Fourth, for 11th grade students, the 2012 National Merit qualifying score for Oklahoma was 206.  This score changes each year and for each state.  We won’t know what the 2013 NM qualifying score is until August.

 Fifth, studies show that most students average a 30-150 point improvement on their SAT score.  This normally occurs when a student re-takes the SAT for a second time.  A 300 point spike is very matter the amount or quality of test prep.  (This Times blog post attempts to debunk myth of test prep.)

Sixth, Casady students generally perform better on the ACT.  Last year, for example, 89% of the Class of 2012 scored highest on the ACT.

Seventh, the SAT and ACT are interchangeable credentials to college admissions.  In fact, this year was the first year nationally that the ACT was more popular than the SAT (see article).  In addition, some colleges are “test flexible” in that they will take 3 SAT II Subject Tests or 3 AP scores (i.e. NYU) instead of the ACT or SAT.  Moreover, 800+ colleges are “test optional” in that they don’t require a test score (Bowdoin, Wake Forest, Middlebury, Sewanee).  Go to this link to peruse this list:

It's important then that you reach out to your college counselor if you have any follow-up questions about the PSAT score report or standardized testing in general.

If they aren't available, please don't hesitate to email me at  I'd be glad to help. 

Wednesday, December 5, 2012

Waiting on an Early Admission Decision?

It's the hush and quiet pause in our office before the storm arrives with admission news.

Fresh acne has already broken out on my chin.

My finger nails are chewed down to salmon colored nubs.

And I have to resist the impulse to harangue admission officers to share early decisions.

Most of my emails to admission reps start with a Shakespeare quote (I'm teaching Macbeth right now to 10th graders).  

"The readiness is the all."

Forewarned is forearmed - right?

I've found that college counseling is a lot like coaching.

When you win, it's the players.

When you lose, it's the coach's fault.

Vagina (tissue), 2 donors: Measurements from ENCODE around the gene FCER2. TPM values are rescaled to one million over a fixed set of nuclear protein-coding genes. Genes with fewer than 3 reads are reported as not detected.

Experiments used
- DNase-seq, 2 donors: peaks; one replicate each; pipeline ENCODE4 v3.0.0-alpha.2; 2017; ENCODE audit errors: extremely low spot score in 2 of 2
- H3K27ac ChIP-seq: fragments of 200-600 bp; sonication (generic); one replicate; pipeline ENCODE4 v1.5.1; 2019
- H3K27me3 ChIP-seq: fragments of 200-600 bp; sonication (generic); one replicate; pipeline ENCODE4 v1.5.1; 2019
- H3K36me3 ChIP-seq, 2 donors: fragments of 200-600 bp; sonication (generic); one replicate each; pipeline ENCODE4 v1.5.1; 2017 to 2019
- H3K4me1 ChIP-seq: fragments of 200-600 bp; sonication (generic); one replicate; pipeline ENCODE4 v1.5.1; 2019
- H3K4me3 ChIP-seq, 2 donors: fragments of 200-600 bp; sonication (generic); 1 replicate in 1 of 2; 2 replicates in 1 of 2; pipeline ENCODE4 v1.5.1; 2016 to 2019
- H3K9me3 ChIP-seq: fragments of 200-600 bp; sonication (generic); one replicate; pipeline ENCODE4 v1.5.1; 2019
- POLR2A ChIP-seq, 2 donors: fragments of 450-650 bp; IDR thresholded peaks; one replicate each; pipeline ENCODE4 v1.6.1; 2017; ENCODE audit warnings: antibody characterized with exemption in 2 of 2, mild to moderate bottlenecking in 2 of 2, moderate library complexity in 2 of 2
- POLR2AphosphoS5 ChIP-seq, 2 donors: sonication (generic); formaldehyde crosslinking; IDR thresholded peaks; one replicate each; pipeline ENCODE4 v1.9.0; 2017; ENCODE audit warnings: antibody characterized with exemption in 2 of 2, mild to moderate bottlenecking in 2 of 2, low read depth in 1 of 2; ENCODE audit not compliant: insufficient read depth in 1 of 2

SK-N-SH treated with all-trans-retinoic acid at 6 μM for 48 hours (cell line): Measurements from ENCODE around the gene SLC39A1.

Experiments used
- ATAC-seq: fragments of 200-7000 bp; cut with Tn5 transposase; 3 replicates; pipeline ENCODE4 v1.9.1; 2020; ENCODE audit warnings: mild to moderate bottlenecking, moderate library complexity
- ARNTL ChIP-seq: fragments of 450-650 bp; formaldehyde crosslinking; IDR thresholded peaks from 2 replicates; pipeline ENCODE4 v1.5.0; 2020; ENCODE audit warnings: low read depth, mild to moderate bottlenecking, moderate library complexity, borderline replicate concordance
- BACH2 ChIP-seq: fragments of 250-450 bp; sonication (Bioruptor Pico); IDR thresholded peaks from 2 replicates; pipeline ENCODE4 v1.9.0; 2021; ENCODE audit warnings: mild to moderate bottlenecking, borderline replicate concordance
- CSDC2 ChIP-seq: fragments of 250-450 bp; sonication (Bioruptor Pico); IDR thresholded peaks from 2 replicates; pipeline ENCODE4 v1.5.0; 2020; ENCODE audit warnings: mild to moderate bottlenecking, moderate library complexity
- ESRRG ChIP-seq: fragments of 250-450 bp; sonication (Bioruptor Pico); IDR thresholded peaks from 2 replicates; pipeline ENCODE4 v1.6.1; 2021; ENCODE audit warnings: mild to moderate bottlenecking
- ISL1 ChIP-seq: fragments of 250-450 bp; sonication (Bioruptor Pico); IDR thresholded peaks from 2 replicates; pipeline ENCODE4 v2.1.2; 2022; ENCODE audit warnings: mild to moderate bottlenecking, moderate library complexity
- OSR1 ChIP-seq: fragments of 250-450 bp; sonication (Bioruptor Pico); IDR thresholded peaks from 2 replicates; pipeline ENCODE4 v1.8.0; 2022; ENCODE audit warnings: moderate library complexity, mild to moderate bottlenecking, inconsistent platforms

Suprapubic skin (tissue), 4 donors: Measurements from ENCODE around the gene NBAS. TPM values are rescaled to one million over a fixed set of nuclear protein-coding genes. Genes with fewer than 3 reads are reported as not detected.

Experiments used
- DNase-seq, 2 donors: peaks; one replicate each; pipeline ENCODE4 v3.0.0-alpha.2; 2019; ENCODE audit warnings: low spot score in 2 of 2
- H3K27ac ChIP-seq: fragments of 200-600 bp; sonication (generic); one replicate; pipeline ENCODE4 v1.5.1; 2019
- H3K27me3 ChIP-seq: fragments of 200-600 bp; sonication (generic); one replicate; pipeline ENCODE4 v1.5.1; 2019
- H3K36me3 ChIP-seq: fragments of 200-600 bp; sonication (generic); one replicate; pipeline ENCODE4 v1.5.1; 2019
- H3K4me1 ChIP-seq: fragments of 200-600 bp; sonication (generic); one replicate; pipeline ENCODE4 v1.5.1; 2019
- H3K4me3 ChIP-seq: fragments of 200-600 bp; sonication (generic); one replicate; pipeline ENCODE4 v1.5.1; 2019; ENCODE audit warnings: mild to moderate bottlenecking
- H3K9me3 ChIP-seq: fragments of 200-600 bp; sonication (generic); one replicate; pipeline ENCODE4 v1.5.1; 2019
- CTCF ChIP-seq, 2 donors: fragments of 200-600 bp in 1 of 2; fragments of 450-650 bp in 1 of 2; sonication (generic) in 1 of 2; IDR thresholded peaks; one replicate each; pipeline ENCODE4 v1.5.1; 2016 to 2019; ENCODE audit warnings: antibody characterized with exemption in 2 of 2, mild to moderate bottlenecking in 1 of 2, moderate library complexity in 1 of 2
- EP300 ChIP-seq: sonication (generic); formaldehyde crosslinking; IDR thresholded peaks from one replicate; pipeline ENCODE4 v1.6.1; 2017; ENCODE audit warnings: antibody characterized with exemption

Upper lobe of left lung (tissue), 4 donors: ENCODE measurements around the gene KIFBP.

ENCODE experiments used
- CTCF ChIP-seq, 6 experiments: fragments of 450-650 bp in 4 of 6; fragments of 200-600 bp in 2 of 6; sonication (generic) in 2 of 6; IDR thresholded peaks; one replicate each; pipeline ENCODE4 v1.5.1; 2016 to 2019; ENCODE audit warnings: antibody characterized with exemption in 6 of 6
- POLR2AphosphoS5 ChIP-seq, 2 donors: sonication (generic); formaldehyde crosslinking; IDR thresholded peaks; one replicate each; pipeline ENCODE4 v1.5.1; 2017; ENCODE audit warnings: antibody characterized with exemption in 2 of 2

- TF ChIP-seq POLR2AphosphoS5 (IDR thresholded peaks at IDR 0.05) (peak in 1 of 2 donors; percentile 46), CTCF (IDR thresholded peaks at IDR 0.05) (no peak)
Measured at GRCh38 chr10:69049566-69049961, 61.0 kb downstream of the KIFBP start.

Colleges never fire losing players.

So far, I've gotten a mix of responses from admissions reps.

Some say, "Because of the sensitivity of the admission decision, I can not reveal to you the results.  We wish the candidate the best of luck."

That's code for deny.

Then there are other colleges that have entrusted the decision to me.

Probably the worst part of the job is having to hold onto bad news for weeks before the student receives it.

It's also the same with good news.

Hard to repress the excitement for them.

Tomorrow, my colleague and I are getting an "admission preview" phone call from a highly selective school in regards to two of our candidates.

"Admission preview" - I like that.

Regardless, this is an unnerving time for all parties involves - students waiting, parents waiting, counselors waiting, friends waiting, communities waiting, board of trustees waiting (ugh!).

What then do you do during the waiting season?

For me, I've found that three things help me pass the time.

Books.  I just started Team of Rivals.  I saw the movie "Lincoln" on Friday and immediately went to Barnes and Noble and bought the book.  It's 996 pages of distraction.

Exercise.  I'm hitting the weight room a bit more these days.  Lifting and running helps relieve pent-up stress.  I always feel a bit more like a balloon inside instead of a bar of lead after I work out.

Fun.  There is nothing like a nerf gun war through the house with your 5-year old, or sumo wrestling on the bed, that doesn't bring perspective.  Or correction in terms of what is most important.

While I was walking back from lunch today, I saw one of our seniors in the quad area who is waiting on an early decision.

In between flinging the neon orange Frisbee, he was doing handstands.


You ought to try it.

The smile on that student's face told me that regardless of the news he hears next Friday, he's going to be alright.

So will you.

Tuesday, December 4, 2012

December College Check List

Yesterday we met with seniors to discuss the "December College Check List".

If you have a senior in the college application process, it is worth noting a handful of these.